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TAX TIP TUESDAY: Landlords Can Navigate B2L Issues with a Holiday Let

Our 5-minute read – Tax Tips – for UK doctors and dentists will help you save tax, get organised with your tax affairs and make sure you meet important deadlines with ease.


This article does not constitute advice. Professional advice should be taken prior to acting on any part of it. The Financial Conduct Authority does not regulate tax advice. 


You are likely all too aware of the constraints landlords have been subjected to over the past few years. Between rescinding tax relief and decreasing profits, many are moving their businesses to regions where the potential profit is higher (creating a whole separate set of concerns), while others are thinking of abandoning the sector altogether.


There is one other option still to be explored in the realm of hospitality, that still provides tax breaks and promise of profits: holiday lets.


Don’t let the term fool you – holiday lets aren’t reserved solely for ideal vacation spots like the beach or the countryside – you can set up a holiday let anywhere there’s a need for short-term rental properties. And while there are other rules you need to obey for this particular sector, you are not subject to the overwhelming limitations ordinary buy-to-let landlords have to endure.


Buy-to-let vs holiday lets – is there a clear winner?

In an accounting comparison by the Telegraph on two identical properties with the same annual rental income yield (£15,000), the clear winner was the holiday let.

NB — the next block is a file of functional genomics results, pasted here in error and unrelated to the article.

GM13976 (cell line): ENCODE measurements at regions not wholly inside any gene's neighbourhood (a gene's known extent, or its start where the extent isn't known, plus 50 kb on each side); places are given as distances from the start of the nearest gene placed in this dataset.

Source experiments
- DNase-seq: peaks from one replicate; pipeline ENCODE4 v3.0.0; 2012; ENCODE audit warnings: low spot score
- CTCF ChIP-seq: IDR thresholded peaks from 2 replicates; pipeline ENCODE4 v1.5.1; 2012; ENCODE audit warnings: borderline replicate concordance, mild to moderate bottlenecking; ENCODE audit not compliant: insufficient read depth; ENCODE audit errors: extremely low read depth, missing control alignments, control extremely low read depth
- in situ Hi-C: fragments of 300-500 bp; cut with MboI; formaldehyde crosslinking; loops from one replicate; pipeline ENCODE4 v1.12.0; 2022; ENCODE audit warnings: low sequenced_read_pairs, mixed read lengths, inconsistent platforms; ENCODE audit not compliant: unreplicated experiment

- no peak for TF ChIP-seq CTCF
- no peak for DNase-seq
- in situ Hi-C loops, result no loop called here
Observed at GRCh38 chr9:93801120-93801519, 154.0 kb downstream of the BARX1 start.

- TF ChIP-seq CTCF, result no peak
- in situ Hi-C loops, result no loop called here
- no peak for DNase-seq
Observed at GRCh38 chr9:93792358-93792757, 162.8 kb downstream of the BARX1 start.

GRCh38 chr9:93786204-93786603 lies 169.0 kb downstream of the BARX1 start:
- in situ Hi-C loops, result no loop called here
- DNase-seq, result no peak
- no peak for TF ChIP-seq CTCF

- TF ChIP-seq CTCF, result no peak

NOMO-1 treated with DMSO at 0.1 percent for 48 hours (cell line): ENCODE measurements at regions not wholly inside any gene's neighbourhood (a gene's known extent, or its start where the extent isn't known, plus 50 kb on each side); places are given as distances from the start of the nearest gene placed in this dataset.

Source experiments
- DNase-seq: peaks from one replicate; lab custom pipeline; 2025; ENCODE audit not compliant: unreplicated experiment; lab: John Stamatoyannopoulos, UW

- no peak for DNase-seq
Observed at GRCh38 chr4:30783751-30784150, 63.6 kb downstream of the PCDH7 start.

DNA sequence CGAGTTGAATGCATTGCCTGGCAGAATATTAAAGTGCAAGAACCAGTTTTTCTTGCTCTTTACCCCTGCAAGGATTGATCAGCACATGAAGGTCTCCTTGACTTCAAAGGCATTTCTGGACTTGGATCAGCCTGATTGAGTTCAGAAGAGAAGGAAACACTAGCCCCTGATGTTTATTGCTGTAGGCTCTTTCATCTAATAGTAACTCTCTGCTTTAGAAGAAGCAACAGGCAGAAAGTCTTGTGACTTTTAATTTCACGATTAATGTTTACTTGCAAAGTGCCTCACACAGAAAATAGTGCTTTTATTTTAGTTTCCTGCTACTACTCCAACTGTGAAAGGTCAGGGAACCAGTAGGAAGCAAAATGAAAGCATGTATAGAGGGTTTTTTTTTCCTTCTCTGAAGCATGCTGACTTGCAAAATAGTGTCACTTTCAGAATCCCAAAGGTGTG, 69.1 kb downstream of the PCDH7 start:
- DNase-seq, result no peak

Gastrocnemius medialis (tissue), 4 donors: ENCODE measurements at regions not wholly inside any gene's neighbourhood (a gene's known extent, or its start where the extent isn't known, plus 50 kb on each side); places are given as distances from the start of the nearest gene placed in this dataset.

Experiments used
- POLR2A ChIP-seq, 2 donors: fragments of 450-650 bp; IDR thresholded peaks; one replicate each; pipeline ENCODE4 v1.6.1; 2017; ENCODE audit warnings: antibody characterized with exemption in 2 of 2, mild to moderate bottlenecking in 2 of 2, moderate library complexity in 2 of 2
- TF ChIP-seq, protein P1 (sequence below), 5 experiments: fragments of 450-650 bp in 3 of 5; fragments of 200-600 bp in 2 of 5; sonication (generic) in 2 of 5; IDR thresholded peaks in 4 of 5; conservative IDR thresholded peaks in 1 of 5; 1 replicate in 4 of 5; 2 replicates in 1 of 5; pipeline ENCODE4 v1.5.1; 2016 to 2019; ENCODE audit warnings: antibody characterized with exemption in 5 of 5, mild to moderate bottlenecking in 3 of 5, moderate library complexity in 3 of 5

Even though the income generated was the same, the ordinary buy-to-let property had to contend with a hefty tax bill and paltry interest relief credit and ultimately fell short.

Holiday lets also have breaks and other opportunities for savings such as capital allowances claims for heating, air conditioning, and kitchen and bathroom equipment. Owners are also able to fully offset the mortgage interest before tax on their property – a luxury that is simply not allowed on buy-to-let properties.

At the end of the analysis, taking into consideration everything that affected both types of property – such as mortgage payments, repairs, cleaning, and agency fees – and adding on costs only incurred by buy-to-let properties – such as interest payments that can’t be written off, taxes, and other expenses – the cash position of the buy-to-let property left much to be desired.

In the end, they actually reported an annual loss of a couple hundred pounds while the holiday let profited in the thousands.


However, it’s not all sunshine and roses…

After reviewing the comparison, the additional rules holiday lets need to abide by seem insignificant. Rules include that a home needs to be:

  • furnished and available to let for at least 210 days a year
  • occupied by a tenant for at least half that time – 105 days
  • not let by one person longer than 155 days at a time.

There is some risk involved considering a landlord must find tenants happy to rent for no more than six months at a time and any time the property is vacant won’t garner any profit.

Mortgages might also be difficult to obtain for these types of lets, and you’ll need to seek out regional building societies and specialist providers for options. When you do find a deal, terms might be stricter than the usual buy-to-let mortgage, but often being able to write off that interest will cushion the blow.


Are you considering a buy-to-let or holiday property?

Speak to a mortgage broker today if you are interested in purchasing a property for either a traditional buy-to-let endeavour or a holiday let. We’ll help you weigh up the pros and cons and provide you with the support and financial planning assistance you’ll need to jump-start your business.


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